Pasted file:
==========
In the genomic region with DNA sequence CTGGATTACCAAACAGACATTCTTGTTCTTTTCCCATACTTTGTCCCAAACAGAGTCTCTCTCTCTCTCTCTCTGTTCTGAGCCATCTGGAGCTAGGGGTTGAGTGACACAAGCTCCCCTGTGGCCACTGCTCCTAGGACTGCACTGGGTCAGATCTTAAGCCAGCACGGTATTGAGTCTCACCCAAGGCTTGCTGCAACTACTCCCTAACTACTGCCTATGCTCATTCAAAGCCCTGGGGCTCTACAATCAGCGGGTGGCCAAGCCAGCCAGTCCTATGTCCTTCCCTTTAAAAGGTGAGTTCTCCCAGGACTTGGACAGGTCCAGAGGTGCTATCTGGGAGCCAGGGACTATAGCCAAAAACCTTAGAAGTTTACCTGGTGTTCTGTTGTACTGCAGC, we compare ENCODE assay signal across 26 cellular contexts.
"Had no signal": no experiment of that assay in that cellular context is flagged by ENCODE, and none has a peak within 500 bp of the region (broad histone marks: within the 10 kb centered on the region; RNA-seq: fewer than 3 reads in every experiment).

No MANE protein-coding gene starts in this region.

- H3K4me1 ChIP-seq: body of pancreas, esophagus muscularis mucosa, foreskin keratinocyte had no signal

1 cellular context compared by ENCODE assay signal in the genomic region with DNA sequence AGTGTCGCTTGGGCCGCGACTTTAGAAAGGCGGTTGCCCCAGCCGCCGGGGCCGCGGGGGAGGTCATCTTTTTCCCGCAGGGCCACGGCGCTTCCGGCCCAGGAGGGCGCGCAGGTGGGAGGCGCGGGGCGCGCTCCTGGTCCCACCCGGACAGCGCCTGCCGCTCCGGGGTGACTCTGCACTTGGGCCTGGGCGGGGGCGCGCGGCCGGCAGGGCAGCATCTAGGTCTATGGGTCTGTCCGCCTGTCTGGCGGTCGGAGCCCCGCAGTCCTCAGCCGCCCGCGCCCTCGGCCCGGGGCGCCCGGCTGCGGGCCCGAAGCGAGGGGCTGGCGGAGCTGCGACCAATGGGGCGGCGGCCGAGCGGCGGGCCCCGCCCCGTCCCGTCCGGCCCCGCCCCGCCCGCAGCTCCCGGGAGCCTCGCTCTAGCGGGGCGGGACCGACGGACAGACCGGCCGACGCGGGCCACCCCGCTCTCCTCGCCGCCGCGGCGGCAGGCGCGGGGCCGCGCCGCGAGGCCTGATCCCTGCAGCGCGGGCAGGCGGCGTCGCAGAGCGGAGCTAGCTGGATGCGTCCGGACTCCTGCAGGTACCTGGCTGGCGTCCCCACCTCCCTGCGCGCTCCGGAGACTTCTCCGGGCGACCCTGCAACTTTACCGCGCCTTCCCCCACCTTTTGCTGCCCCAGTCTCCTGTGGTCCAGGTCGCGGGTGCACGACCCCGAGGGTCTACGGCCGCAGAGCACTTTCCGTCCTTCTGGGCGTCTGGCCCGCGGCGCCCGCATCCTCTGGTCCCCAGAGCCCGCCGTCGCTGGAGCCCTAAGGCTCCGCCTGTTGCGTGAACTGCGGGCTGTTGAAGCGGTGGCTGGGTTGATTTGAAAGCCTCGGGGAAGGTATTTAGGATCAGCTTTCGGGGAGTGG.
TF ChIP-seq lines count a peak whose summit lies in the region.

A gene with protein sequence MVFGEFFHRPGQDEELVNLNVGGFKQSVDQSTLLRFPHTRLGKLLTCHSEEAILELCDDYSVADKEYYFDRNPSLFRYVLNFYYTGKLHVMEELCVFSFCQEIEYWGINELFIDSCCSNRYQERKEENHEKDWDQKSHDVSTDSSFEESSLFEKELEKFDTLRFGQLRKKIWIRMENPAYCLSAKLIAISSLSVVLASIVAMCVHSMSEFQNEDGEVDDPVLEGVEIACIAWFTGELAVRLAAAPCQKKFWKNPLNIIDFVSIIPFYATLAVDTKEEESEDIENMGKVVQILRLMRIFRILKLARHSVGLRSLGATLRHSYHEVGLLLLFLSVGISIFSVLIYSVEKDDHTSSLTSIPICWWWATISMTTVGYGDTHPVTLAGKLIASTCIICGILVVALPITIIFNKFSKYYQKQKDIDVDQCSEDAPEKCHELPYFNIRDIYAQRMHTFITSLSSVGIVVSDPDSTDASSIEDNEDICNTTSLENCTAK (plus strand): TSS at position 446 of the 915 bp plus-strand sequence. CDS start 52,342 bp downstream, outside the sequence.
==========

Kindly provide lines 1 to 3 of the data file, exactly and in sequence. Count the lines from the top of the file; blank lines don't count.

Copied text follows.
In the genomic region with DNA sequence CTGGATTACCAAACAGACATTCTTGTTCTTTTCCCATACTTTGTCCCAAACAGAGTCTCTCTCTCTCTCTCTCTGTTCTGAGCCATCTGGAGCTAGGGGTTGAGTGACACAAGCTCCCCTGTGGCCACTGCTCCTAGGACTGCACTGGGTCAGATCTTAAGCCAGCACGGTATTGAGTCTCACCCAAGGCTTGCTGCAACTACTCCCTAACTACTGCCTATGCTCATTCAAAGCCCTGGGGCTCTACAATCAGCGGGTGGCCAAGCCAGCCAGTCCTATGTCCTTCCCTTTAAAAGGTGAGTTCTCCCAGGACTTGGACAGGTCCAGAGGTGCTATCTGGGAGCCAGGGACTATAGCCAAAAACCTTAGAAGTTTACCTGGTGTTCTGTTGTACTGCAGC, we compare ENCODE assay signal across 26 cellular contexts.
"Had no signal": no experiment of that assay in that cellular context is flagged by ENCODE, and none has a peak within 500 bp of the region (broad histone marks: within the 10 kb centered on the region; RNA-seq: fewer than 3 reads in every experiment).

No MANE protein-coding gene starts in this region.